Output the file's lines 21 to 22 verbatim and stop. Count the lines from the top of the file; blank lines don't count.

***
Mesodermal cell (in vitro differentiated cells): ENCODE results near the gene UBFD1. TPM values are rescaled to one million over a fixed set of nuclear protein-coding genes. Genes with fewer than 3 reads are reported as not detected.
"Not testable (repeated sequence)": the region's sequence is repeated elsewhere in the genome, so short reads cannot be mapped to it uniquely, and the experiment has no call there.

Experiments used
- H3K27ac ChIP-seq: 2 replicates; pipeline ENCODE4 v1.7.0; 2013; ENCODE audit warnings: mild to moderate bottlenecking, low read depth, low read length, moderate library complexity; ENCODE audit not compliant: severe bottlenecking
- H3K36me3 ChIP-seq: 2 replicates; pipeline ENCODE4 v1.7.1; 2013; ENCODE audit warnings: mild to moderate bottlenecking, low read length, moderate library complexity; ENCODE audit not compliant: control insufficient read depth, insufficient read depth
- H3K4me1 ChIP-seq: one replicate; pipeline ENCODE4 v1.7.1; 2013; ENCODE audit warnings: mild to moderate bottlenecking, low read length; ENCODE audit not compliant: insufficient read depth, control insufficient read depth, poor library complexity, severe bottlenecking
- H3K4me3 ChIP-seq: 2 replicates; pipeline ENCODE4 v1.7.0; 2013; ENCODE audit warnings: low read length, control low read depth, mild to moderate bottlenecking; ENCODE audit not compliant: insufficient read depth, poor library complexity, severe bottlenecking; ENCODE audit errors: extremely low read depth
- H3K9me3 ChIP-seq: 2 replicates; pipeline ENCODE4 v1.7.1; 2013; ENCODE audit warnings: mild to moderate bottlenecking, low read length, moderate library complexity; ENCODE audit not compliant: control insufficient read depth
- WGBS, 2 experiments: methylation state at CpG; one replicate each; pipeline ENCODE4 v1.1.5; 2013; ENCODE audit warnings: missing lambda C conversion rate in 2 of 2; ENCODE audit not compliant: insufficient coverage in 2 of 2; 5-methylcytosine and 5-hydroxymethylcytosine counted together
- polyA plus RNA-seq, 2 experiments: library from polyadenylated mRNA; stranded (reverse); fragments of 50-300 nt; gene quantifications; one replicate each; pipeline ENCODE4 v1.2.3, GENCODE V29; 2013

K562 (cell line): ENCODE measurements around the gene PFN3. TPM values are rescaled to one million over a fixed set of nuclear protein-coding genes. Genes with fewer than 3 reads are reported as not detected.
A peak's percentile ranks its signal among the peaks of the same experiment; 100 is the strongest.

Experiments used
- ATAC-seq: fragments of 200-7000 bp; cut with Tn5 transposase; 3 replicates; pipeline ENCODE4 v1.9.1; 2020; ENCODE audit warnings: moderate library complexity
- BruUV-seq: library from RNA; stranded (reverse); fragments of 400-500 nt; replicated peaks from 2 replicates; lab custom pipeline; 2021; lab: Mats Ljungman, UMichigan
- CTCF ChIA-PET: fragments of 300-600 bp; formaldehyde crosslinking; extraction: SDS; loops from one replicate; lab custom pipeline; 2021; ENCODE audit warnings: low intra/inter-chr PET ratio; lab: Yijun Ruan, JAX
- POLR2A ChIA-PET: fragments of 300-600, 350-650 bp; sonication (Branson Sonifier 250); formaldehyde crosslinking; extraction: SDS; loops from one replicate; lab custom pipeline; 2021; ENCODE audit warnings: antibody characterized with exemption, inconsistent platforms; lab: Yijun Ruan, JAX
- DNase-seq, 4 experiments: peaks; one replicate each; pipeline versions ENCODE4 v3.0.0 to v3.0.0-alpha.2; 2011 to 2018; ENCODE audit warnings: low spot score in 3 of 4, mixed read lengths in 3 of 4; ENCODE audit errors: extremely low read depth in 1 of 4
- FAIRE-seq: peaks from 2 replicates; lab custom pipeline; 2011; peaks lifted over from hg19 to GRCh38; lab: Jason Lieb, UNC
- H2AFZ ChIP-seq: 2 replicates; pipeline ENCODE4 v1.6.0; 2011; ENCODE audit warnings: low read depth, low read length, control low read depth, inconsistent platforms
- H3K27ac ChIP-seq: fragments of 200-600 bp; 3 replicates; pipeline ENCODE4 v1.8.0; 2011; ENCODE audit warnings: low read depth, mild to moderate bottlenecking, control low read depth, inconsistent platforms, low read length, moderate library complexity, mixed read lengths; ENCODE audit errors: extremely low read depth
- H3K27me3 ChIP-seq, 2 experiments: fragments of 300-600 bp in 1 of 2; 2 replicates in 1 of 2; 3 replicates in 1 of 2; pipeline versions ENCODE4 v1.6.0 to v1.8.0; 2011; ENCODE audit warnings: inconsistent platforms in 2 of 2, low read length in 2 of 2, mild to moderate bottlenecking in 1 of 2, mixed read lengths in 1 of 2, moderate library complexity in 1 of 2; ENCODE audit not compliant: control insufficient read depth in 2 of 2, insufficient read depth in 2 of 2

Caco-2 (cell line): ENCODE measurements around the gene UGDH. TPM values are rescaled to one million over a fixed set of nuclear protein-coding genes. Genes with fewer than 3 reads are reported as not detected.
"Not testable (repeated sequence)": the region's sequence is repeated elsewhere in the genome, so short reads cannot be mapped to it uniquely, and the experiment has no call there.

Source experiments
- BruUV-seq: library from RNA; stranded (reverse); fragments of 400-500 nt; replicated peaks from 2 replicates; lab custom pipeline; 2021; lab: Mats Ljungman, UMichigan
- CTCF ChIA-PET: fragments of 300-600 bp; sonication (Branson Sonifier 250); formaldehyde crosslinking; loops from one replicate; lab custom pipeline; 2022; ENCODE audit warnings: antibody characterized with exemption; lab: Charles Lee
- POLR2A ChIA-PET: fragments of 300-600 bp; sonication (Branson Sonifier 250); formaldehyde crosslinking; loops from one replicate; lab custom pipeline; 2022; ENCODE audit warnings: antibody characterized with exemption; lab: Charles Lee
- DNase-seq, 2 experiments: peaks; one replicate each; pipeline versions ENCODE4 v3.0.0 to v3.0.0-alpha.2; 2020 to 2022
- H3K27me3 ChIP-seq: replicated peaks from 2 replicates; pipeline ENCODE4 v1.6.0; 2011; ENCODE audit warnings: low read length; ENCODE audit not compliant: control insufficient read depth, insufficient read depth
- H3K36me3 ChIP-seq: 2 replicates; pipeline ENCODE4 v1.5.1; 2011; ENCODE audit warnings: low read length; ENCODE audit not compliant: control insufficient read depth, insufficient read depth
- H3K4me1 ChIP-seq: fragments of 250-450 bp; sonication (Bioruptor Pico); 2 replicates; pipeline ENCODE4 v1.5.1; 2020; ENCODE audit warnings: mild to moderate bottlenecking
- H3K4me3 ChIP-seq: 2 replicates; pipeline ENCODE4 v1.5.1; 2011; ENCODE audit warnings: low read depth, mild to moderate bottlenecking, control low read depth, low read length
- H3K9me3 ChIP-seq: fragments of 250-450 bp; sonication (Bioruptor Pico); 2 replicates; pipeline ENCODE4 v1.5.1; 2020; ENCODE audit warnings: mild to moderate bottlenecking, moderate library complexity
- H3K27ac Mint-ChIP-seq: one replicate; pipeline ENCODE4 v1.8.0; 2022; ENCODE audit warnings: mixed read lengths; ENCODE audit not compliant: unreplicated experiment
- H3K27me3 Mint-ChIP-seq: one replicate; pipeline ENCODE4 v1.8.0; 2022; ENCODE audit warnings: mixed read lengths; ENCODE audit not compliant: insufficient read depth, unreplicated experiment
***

- H3K27ac ChIP-seq: fragments of 200-600 bp; 3 replicates; pipeline ENCODE4 v1.8.0; 2011; ENCODE audit warnings: low read depth, mild to moderate bottlenecking, control low read depth, inconsistent platforms, low read length, moderate library complexity, mixed read lengths; ENCODE audit errors: extremely low read depth
- H3K27me3 ChIP-seq, 2 experiments: fragments of 300-600 bp in 1 of 2; 2 replicates in 1 of 2; 3 replicates in 1 of 2; pipeline versions ENCODE4 v1.6.0 to v1.8.0; 2011; ENCODE audit warnings: inconsistent platforms in 2 of 2, low read length in 2 of 2, mild to moderate bottlenecking in 1 of 2, mixed read lengths in 1 of 2, moderate library complexity in 1 of 2; ENCODE audit not compliant: control insufficient read depth in 2 of 2, insufficient read depth in 2 of 2